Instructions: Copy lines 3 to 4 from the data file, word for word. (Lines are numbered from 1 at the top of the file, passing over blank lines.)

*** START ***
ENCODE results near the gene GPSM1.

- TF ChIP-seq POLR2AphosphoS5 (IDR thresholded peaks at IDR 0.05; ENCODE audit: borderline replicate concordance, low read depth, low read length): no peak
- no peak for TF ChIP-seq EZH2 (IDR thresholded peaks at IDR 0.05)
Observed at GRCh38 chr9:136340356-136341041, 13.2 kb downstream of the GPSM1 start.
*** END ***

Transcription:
- no peak for TF ChIP-seq EZH2 (IDR thresholded peaks at IDR 0.05)
Observed at GRCh38 chr9:136340356-136341041, 13.2 kb downstream of the GPSM1 start.